On the flip side, some of the passages demand further explanations and do not get them. Toward the novel's end, Fuka-Eri disappears, and aside from a long letter sent to Tengo, she's simply forgotten about. Air Chrysalis is summarized and shown to reflect the actual workings of the religious cult, but its late appearance is obvious, providing no new insights into how the story ties into reality. Tengo's memories of his mother are repeated, but never explained, except in vague connections to his affair with a married woman. Murakami gets very close to impassioned critiques of religious movements and cult mentalities, but just when he gets into what could be revealing insights, the story jumps away to another part of the plot, leaving a potentially sociological/cultural aspect virtually untouched. There is so much good to enjoy in 1Q84: the science fictional elements are seamlessly integrated and made out to be realistic in their own ways, and there is a genuine joy and excitement in figuring out how Tengo and Aomame are connected. However, the novel as a whole nearly suffers from a death by a thousand cuts. The little problems, both stylistically and thematically, bring down what is very close to being one of the best novels in recent memory.

I won't go into a long discussion of the book's sex scenes, but it is worth noting that 1Q84 has been nominated for the 2011 Bad Sex Award: The Guardian has linked the more dubious passages here. From Philip Roth to Jonathan Franzen, the literary merits and distractions of bad sexual writing have been discussed in many ways. Murakami's descriptions can be embarrassingly comical at times, but they tie into my above critique. It's not so much that they are bad, but they are repeated far too many times. Aomame has misshaped breasts; her friend Ayumi has perfect ones. Tengo's penis is described both hard and flaccid. Other writers have written worse, but when the ideas and images are constantly refreshed, the repetition calls far too much attention to already shaky passages.

While I am being pretty critical, I do want to stress that this is a work of redeeming merit. Murakami has a keen sense of blending genres and everyday situations that cross multicultural boundaries. Again, the science fiction never feels out of place, and the initial set-up draws the reader into the strange world without question or hesitation. While I'm no expert in contemporary Japanese life, Murakami is an expert at conveying societal norms and the isolation of people who want to live their own lives. The Tokyo in 1Q84 is daunting and crowded, and Tengo and Aomame are perfectly captured as the classic lost souls in an unforgiving metropolis. With this in mind, it's saddening to realize that little mistakes mar this otherwise excellent novel. There is so much left unspoken and undeclared, and it's difficult to imagine why Murakami left these holes in an otherwise meticulously plotted work. Tengo and Aomame get their happy ending, but the reader will likely be left only partly satisfied. I do recommend 1Q84, but cannot help but wonder if I've missed something. I don't think I'm being too picky with the fine details, but they are what separates it from being a classic instead of just a very fine novel.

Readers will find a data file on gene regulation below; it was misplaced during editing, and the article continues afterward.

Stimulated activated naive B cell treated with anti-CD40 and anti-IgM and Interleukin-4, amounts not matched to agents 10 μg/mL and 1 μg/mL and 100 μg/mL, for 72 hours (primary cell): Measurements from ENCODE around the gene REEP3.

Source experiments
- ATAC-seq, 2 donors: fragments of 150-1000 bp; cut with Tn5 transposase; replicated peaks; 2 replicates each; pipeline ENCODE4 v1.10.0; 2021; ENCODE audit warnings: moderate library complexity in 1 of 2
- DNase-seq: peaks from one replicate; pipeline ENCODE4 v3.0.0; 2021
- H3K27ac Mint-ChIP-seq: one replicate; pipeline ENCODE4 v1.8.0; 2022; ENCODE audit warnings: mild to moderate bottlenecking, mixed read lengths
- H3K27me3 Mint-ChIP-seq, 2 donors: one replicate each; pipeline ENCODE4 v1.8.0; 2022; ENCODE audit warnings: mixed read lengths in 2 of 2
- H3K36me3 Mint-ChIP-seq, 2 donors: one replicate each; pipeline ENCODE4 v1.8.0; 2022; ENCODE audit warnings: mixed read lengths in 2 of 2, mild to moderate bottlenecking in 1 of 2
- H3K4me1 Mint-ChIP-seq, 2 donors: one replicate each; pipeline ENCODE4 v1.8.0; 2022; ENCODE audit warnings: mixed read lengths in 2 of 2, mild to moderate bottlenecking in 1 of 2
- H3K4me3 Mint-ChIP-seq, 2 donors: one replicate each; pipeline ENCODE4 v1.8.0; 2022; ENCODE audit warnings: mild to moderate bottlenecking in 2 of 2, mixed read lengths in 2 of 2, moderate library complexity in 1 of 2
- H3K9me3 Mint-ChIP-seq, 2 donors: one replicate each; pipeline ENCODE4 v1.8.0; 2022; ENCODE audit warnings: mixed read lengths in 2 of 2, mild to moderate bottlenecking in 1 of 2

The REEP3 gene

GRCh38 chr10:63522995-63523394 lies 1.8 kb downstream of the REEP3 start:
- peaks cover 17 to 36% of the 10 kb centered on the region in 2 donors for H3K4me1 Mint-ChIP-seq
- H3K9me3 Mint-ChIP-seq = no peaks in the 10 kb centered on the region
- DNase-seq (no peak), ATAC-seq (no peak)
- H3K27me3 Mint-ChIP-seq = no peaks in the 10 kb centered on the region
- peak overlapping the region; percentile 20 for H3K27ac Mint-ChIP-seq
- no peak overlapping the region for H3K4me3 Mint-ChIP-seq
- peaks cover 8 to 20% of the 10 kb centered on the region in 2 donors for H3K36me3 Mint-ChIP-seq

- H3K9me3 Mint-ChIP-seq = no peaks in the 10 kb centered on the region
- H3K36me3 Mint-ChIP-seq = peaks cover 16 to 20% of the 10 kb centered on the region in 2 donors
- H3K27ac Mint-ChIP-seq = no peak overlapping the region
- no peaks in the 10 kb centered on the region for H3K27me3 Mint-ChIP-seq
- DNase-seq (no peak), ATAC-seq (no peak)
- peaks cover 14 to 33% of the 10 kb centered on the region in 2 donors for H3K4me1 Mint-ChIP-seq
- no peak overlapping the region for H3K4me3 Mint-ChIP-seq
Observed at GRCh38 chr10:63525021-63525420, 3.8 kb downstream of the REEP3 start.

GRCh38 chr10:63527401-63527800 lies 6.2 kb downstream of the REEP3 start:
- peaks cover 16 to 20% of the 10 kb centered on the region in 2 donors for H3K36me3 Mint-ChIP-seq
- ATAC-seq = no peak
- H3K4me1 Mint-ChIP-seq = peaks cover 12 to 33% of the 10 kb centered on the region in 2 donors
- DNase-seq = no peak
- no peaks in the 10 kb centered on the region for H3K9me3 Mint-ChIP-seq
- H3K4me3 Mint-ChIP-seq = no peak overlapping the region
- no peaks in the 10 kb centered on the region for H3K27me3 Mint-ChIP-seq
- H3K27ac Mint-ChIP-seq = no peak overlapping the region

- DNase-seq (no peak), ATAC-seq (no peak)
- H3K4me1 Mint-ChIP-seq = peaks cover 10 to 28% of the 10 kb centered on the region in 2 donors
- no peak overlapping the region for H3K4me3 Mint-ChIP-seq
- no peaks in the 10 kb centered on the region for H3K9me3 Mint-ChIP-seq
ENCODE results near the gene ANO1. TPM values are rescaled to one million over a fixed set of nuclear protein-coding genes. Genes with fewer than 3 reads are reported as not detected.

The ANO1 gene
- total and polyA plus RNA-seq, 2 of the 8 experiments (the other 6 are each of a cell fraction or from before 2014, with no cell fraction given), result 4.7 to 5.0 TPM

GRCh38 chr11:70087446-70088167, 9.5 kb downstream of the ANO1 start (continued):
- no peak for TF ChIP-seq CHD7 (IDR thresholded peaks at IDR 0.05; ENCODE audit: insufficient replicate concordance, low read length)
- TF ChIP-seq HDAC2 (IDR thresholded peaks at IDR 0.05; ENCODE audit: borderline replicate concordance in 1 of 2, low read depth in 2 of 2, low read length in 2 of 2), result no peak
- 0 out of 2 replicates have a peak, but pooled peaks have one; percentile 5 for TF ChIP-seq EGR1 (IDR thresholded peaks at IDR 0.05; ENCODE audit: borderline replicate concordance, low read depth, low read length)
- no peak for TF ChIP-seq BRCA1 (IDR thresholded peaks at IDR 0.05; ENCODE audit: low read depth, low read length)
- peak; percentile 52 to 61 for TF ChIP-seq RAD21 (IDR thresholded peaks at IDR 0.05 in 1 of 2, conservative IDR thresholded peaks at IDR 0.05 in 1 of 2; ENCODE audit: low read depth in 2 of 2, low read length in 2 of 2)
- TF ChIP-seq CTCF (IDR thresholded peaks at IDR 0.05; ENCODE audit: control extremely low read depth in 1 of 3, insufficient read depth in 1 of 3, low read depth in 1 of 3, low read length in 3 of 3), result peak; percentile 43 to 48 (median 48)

Work Cited:
Murakami, Haruki. 1Q84. Translation copyright 2011 by Haruki Murakami.

Friday, November 25, 2011

Chicago Reader: Culture Vultures



This has shaped up to be an excellent week for Instafiction. Our Twitter and Facebook pages have experienced some small measures of growth lately, and we've been extremely happy with our dedicated readers and supporters. Jeremy and I have e-mailed some press releases to a few publications and websites, hoping to get feedback, some possible acknowledged support for our endeavor, and more exposure to people looking for a good variety of short fictions. One of the releases I sent went to the esteemed Chicago Reader, and I was offered a chance to write one of their weekly Culture Vulture features, a revolving assortment of Chicago based writers, actors, and artists who share what they're consuming, creative-wise.

For this, I had to select a certain literary magazine to write about, and I kept coming back to PANK Magazine. Jeremy recently selected two of their stories for our daily Instafiction links (Rachel Levy's Becoming Deer and John Jodzio's This Is All the Orientation You Are Gonna Get), and the stories in the magazine are some of the best, most consistent pieces of writing. So in addition to having Instafiction's name in such a respected Chicago newspaper, it was extremely satisfying to share the name of what has become one of my favorite literary journals. I'm sharing my piece below, but please visit the original link (or, if you're in Chicago, pick up the paper this weekend) for other pieces. Alongside mine are excellent recommendations for a Thanksgiving weekend of "Deadwood" and the upcoming productions of the DePaul Theater School.



Chicago Reader Culture Vultures: (Originally published November 24, 2011):

"Researching literary magazines is often an exercise in repetition. For every genuinely innovative print journal or webzine, there are, quite literally, dozens of tired attempts at "edgy writing" failing to stand out or offer anything beside the claim of being different. With this in mind, PANK Magazine has forged an impressive spot in the online literary community.

"Bios are boring," states its Twitter description. Although this is a defiant statement, it reflects the magazine's lack of pretense. With the exception of themed editions, the only real mission for PANK is quality short fiction. The stories are genuinely heartbreaking and compelling, the contributors work in a variety of genres, and the end products get the most out of the realistic and the mythical. Rachel Levy's story "Becoming Deer" offers a truth lying in the soul of any great piece of writing: "Slice open a word, and it will bleed." PANK Magazine's writers and editors do this with a measure of increasingly rare consistency."